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The 2011 CfA Projects Start(up)

Since our May announcement of the five Code for America cites, we have been working to better define the projects that our teams (made up of Fellows and city staff) will develop over the course of 2011. Initially the five cities were chosen because their applications reflected a deep understanding of the power the web as aplatform can bring to cities. Each of these applicants demonstratednot only cutting-edge thinking and a willingness to invest inlong-term change, but also a compelling problem they were committed to solving to make their government more efficient, transparent and participatory.

The cities chosen for the first Code for America cycle are:

Part of the promise of CfA is to bring the best thinkingfrom the web industry together with the best thinking from cities, andas part of that agenda we will be planning brainstorm days with eachcity over the next two months. We will invite web industry innovators and thought leaders to meetwith the key stakeholders inside city hall and further develop the opportunities inherent in the projects they’ve proposed.

Currently, Boston is committed to experimenting with a number of web applications to demonstrate that government can be agile and nimble, but also as a means to ensure users adoption of the application. The team of Fellows assigned to the Boston project will be structured as a mini start-up, where they will be responsible for designing the applications, managing the development process, working with all stakeholders, and eventually marketing it to end users. We anticipate the team will face all the challenges of a real start-up, so that while overcoming the hurdles they will be building a more sustainable and easily adopted application.

Seattle and Philadelphia want to address very similar opportunities in their cities. Both cities have active community groups, however they are often unconnected from one another: by nature this diffuses their collective effectiveness and makes it more difficult for government to engage with them. Seattle’s OurNeighborhood project will enable the city to collaborate with its citizens using effective social networking technology, and empower neighbors to more easily work with each other. Through OurNeighborhood, the public safety infrastructure of Seattle will be complemented by a powerful network of helpful citizens coordinating with the city to keep streets safe. The project will leverage the rich ecosystem of existing services with APIs to connect to citizens’ existing online identities, communities, and information streams.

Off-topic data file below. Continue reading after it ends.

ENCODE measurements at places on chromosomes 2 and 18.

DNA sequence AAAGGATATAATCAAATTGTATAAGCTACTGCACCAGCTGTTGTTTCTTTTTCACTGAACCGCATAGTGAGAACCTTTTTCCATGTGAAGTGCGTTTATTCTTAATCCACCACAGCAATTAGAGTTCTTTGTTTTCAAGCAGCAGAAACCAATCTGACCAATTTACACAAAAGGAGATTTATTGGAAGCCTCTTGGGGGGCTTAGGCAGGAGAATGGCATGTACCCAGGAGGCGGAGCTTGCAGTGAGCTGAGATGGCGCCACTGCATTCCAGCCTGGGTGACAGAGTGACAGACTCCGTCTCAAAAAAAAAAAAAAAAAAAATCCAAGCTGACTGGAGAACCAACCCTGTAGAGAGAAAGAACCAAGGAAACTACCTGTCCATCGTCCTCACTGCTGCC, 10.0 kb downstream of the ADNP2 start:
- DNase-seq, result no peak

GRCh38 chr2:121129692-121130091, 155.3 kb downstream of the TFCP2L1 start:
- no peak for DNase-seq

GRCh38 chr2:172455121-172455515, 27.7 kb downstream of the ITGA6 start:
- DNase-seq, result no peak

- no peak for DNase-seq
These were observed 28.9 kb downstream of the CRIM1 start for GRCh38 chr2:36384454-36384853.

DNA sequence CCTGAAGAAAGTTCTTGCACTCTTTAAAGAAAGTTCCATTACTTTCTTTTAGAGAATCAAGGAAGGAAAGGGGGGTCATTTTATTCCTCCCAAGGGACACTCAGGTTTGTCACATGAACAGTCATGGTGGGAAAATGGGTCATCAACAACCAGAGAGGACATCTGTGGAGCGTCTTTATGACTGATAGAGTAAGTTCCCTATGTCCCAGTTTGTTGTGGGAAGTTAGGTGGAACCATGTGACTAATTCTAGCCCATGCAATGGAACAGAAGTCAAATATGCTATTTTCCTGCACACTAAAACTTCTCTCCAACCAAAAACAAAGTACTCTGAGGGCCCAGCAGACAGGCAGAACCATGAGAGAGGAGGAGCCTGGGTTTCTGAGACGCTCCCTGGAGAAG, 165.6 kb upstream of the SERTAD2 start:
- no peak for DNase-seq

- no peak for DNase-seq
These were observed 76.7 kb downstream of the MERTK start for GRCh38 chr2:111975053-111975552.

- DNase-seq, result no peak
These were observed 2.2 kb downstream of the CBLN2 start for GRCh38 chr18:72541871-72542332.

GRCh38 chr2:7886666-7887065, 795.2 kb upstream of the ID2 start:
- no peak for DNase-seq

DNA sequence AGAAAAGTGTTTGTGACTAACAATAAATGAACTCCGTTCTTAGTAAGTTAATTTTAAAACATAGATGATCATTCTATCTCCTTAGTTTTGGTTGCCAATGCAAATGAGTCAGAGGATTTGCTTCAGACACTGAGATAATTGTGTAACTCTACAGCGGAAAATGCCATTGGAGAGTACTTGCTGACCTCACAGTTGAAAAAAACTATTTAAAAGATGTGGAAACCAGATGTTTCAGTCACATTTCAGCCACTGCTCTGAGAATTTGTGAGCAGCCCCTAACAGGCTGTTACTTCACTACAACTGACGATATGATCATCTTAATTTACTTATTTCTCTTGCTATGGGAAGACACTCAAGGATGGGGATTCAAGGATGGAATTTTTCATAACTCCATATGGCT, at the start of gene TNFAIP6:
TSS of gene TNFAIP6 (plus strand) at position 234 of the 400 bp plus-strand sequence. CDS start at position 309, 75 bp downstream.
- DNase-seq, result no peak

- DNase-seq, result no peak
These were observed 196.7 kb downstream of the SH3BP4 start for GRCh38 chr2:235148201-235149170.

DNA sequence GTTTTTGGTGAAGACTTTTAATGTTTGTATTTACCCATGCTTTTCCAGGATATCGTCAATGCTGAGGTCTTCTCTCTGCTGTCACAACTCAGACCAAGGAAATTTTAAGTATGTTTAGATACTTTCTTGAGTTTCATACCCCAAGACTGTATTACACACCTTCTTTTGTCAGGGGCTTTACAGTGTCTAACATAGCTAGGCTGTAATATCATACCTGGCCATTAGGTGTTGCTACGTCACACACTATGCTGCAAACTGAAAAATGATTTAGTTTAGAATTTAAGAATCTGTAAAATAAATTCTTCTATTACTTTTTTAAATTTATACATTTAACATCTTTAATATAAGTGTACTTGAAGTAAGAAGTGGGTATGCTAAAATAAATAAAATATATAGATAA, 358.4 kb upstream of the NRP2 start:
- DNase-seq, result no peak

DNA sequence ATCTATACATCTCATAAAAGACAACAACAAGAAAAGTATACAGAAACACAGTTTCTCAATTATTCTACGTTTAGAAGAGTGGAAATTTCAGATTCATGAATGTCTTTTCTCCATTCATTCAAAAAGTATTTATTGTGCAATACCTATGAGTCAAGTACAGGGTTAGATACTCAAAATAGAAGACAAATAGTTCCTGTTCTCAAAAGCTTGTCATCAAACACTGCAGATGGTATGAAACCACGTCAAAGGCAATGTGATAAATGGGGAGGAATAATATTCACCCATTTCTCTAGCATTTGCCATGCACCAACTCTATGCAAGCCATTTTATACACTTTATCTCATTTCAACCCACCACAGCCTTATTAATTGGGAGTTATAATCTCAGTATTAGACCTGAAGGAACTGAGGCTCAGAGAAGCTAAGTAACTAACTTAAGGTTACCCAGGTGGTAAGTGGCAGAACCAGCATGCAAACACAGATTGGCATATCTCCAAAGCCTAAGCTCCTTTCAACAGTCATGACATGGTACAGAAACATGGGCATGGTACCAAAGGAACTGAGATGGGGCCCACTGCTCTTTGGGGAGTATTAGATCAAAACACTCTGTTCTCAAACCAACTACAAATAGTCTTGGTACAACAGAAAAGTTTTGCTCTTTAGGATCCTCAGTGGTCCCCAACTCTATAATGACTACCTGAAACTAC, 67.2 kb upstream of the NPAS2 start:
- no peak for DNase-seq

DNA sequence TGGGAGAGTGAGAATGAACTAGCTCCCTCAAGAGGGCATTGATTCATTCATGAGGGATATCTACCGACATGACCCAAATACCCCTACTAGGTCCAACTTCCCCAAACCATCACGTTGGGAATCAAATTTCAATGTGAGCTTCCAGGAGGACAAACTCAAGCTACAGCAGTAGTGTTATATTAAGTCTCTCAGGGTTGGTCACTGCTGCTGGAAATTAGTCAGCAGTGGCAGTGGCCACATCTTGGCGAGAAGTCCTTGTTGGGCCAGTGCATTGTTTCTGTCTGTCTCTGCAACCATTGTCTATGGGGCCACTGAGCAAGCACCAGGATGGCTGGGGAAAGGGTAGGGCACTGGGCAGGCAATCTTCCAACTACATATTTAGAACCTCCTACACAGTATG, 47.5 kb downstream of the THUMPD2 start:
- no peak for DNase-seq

Much like Seattle, Philadelphia is looking to re-imagine the way citizens communicate within their city. Code for America Fellows will develop a web app that engages individuals and enables them to develop groups and networks that support neighborhood services. Residents will have access to critical information about their neighborhoods, connect with other citizens that are interested in similar issues or services, all while informing and staying connected to government so it can better serve its citizens.

Boulder County is committed to the idea that “Every Door is the Right Door”: when residents need assistance, they should have direct access to vital local governmental services. To realize that public service goal, the county, in collaboration with area municipalities, is partnering with Code for America to build a one-stop interactive hub for citizens to learn about, help improve, and request county and local services.

The District of Columbia is a leader in the local Gov 2.0 space with data feeds, app contests, and commitments to open source and transparency principles. Code for America Fellows will work with DC staff to replicate the success of their city’s Gov 2.0 efforts through the development of a CivicCommons, an open-source repository of programs, policy information, and case studies. This repository will also serve as a place for Code for America applications to be made available to all other cities through an easy-to-use interface with supporting documentation on how to install and implement.

We look forward to iterating on these project concepts over the next five months and will share the progress of our brainstorming sessions with you in a series of blog posts, so stay tuned. We’re just getting started.